In the South in particular there is a long tradition of people liking “colorful” politicians. Behavior they ABSOLUTELY WOULD NOT WANT to see in their son-in-law, would be *just a hoot* in their Governor or Congressman….At least since Reconstruction offending “Yankee” sensibilities of how a leader should act was part of the appeal.

        So what I would expect is not a rash of Trump voters drinking bleach. What I would expect is if somebody who is very, very uneducated and not very political tries such a thing-and before Trump many any such comments there were others cases of people doing things like drinking ant poison, eating poison mushrooms, drinking the mercury in a thermometer and other strange stuff because they believed it could cure Coronavirus. When it happens Trump supporters will howl and laugh with a sick passion.

        That my friends is the nature of “the beast” with a lot of Trump supporters. They aren’t people who just listen to whatever Trump says and blindly believe it. They take most of what he says with a sick irony. It’s not that they believe what he is saying. It’s like they are enjoying having somebody as outrageous as “Borat” for President.


        • Well, as long as it’s all a laugh, that makes it okay then. (Incidentally, the notion that Trump draws his support mainly from the southern red-neck idiot class was blown out of the water long ago.)


          • Look at a map. It’s very hard to deny voting patterns are and have long been associated with different regions, but especially the South. Parties have changed, but the Regional Divides have survived. It’s not really about being “rednecks” or “idiots”. It is because there are complex and serious regional and historical divides in the county, that cut across income and education levels. If anything Regional divides are somewhat more pronounced among people in said regions with higher levels of education and/or income, than among lower income people and/or those with at most a HS Diploma. It’s totally a myth that the distinct political behavior of Southern voters can be put down to education, income or “being a redneck”. It can’t. The region is much, much more complicated than that.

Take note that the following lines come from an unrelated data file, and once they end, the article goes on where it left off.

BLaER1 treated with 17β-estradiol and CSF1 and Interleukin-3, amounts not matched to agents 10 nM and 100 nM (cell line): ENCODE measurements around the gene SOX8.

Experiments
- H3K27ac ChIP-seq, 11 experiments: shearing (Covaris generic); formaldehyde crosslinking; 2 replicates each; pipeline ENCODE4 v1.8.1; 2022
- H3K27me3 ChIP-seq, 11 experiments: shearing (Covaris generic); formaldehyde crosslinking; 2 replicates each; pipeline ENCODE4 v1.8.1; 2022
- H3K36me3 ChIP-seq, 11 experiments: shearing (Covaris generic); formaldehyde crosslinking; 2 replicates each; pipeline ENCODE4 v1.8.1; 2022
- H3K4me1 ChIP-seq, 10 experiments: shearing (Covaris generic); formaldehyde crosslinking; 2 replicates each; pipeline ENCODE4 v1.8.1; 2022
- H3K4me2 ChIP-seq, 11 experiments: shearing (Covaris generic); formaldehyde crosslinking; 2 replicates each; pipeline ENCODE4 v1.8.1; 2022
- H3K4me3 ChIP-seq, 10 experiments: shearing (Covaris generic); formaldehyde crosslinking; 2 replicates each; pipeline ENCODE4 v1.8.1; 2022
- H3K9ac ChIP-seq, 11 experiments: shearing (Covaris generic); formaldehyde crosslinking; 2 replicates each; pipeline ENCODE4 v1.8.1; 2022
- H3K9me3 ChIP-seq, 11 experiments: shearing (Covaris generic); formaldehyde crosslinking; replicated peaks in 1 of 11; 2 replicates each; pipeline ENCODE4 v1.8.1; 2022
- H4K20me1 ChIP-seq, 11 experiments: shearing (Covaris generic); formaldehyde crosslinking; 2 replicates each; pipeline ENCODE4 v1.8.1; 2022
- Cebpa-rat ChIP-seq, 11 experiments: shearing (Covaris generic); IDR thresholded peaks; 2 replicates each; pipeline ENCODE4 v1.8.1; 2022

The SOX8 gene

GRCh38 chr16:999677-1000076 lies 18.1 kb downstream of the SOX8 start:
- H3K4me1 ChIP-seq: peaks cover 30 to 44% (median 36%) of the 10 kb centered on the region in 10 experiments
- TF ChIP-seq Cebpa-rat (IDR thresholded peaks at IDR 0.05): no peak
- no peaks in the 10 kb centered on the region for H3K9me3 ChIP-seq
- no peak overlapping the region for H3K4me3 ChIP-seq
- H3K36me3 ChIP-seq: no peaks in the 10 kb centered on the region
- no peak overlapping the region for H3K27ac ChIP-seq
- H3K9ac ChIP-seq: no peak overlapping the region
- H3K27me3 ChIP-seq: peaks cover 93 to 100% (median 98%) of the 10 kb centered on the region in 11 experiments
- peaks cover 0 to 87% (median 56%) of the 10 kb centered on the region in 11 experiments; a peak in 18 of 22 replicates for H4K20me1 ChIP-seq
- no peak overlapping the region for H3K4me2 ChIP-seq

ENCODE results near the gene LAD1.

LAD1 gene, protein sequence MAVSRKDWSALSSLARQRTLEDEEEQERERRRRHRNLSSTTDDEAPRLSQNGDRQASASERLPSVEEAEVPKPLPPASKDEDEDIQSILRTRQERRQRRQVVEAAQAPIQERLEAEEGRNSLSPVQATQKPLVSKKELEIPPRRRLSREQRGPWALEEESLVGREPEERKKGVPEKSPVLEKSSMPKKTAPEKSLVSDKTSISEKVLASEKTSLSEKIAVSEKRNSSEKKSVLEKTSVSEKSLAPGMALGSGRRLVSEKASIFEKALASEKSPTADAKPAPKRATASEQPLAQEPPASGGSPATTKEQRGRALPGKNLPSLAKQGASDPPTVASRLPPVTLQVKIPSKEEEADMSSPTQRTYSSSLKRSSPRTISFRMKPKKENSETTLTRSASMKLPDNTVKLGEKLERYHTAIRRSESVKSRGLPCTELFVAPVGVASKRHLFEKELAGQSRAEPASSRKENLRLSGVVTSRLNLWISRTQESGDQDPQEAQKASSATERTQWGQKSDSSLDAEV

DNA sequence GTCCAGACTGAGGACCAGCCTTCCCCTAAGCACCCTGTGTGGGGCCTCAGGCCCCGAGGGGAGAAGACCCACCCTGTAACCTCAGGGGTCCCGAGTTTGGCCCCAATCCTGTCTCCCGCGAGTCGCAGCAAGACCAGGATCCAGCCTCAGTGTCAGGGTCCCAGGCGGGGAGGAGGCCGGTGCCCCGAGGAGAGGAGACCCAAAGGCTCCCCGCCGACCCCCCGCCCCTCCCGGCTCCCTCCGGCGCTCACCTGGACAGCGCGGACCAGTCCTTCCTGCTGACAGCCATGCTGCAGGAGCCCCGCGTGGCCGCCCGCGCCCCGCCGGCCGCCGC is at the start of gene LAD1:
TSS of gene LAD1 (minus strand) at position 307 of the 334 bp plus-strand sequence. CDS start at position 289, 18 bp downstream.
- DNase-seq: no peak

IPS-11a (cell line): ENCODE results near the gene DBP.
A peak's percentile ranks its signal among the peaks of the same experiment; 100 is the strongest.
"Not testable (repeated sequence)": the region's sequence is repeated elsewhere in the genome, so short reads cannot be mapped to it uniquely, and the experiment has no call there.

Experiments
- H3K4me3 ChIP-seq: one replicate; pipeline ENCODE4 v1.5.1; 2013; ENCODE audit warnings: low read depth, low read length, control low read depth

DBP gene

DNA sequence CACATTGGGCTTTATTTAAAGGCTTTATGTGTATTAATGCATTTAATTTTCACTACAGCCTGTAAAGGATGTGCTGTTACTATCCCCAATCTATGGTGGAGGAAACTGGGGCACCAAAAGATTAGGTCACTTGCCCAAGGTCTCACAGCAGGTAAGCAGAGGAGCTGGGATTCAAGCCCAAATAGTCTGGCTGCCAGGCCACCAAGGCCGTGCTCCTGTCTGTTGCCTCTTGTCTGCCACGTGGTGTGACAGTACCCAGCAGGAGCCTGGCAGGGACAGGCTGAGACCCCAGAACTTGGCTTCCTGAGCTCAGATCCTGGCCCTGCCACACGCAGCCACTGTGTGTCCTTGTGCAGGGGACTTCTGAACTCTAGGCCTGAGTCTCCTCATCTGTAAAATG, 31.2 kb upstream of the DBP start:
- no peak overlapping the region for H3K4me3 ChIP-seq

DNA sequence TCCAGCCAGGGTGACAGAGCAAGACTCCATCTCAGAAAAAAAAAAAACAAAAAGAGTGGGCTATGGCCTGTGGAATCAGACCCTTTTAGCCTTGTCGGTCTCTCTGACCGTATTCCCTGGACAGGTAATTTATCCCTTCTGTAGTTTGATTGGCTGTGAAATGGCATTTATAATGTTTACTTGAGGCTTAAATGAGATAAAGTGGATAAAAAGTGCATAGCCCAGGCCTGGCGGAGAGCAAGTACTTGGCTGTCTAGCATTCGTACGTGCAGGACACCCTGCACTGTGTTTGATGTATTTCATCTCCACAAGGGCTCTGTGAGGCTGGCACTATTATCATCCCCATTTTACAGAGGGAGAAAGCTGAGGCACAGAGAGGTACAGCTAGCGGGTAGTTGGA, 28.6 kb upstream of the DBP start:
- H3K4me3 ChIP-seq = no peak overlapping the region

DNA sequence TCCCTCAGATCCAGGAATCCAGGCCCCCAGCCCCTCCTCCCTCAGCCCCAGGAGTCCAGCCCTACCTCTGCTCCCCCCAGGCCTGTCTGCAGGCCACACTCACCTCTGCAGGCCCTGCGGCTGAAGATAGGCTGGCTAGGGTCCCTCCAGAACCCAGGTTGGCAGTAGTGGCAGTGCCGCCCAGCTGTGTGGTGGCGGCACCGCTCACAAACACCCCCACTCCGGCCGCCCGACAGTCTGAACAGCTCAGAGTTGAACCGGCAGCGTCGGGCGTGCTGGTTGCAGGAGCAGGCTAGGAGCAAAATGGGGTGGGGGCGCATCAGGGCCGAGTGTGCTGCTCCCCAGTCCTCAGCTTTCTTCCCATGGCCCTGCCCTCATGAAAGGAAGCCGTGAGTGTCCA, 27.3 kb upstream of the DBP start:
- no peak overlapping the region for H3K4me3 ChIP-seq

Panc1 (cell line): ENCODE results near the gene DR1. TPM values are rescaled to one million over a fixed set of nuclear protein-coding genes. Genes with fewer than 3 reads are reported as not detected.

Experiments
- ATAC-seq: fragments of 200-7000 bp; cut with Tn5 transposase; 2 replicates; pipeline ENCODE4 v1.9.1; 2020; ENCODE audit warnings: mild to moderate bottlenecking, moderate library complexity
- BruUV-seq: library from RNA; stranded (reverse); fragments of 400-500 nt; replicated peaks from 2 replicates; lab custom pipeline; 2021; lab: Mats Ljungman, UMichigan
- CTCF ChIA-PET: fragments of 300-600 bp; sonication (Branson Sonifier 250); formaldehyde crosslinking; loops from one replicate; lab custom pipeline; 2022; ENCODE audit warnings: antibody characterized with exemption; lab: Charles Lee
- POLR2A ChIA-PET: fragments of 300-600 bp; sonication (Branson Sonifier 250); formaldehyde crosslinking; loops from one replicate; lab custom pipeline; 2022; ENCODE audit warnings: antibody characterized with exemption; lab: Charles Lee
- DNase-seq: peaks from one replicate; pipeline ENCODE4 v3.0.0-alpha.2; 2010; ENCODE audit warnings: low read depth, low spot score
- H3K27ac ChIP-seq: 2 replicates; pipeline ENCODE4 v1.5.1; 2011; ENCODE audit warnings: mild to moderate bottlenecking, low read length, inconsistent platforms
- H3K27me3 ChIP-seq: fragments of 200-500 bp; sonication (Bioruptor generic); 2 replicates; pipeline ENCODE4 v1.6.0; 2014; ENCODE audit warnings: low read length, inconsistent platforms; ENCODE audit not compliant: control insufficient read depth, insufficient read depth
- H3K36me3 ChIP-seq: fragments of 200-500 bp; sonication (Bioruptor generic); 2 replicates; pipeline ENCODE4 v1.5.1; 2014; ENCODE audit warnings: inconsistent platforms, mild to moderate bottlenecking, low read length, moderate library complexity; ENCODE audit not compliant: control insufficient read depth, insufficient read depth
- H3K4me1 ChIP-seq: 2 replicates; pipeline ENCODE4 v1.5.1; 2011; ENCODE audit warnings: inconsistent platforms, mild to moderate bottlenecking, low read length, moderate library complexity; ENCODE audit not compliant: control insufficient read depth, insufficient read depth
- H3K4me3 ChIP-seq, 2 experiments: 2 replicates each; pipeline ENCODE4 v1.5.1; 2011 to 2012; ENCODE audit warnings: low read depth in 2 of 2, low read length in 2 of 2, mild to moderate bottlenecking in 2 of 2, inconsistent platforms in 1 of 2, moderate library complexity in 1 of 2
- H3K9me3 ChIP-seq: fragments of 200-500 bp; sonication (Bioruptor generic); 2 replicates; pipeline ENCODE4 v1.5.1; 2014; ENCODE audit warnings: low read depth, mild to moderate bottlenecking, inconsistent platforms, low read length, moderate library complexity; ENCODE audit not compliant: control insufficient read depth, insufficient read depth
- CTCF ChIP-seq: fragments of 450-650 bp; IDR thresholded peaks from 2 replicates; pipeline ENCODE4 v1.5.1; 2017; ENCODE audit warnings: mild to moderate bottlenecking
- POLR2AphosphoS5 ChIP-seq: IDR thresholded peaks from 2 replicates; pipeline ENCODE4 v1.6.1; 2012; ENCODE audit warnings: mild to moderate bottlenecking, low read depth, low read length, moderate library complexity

As usual you miss my point. The fact is that many hard core Trump supporters are motivated by Nihilism and Misanthropy rather than Blind Obedience.


  9. Marina Hyde in The Guardian: “In any case, Trump’s handling of the Covid-19 crisis was always predictable pathologically. You’re asking a man who got to the Oval Office by going viral to disavow a virus. It’s not very surprising that Trump can’t bring himself to. You have to think he recognises something of a kindred spirit in the disease, which is indifferent to all human suffering, impacts disproportionately on ethnic minorities and is horrifyingly resistant to therapy.”


Comments are closed.

%d bloggers like this: